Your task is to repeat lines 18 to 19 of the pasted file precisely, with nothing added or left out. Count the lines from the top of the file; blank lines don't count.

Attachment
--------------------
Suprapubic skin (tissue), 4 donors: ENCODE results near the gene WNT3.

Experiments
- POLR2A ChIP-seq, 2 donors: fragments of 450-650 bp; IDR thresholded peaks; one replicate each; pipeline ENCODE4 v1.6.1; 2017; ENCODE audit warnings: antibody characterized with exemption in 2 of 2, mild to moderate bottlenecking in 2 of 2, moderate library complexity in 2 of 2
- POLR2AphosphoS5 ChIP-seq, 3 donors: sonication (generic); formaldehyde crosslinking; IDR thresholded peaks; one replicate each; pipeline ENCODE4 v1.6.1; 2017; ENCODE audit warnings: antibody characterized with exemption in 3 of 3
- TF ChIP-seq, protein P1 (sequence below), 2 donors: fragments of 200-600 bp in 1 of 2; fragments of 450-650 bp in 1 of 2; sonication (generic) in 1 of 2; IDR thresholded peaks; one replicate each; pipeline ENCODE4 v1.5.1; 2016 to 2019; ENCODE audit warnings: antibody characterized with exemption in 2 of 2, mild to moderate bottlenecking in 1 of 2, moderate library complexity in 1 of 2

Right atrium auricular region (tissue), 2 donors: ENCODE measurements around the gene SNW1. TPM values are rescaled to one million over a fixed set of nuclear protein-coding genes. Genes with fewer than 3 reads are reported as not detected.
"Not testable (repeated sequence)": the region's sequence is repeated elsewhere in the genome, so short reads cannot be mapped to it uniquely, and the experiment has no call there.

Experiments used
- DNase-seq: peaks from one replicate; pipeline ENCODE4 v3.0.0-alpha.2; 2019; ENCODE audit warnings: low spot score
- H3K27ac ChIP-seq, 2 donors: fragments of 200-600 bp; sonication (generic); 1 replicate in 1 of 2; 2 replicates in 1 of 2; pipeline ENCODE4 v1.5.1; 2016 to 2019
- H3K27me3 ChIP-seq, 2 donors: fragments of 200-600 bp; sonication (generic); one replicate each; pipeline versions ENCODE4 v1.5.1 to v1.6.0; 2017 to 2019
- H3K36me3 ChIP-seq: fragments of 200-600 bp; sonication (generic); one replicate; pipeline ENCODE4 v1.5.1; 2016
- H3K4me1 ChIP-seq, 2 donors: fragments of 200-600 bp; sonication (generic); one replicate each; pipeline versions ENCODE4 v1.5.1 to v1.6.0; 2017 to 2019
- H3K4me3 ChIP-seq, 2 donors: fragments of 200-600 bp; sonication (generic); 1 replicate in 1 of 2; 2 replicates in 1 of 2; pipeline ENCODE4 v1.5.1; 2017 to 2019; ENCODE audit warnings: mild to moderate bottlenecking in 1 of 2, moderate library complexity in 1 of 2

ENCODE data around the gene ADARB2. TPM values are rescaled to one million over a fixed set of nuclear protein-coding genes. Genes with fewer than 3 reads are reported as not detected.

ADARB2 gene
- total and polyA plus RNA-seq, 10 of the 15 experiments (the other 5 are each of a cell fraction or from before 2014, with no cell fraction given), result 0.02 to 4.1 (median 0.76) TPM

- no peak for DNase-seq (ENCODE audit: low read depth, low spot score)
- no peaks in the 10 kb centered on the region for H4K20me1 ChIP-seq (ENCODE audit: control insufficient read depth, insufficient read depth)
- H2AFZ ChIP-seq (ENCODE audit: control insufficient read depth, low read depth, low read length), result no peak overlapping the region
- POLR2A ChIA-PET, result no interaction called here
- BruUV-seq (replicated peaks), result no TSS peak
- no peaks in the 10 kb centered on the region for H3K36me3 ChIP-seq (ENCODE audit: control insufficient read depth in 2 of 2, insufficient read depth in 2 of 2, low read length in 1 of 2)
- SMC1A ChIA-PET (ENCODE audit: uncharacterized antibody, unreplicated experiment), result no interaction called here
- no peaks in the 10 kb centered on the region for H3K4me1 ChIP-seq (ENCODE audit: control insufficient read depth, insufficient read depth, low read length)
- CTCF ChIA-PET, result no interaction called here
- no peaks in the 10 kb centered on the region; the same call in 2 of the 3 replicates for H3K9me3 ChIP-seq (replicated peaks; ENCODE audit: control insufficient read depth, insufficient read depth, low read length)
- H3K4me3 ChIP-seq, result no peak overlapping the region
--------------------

- no peak for DNase-seq (ENCODE audit: low read depth, low spot score)
- no peaks in the 10 kb centered on the region for H4K20me1 ChIP-seq (ENCODE audit: control insufficient read depth, insufficient read depth)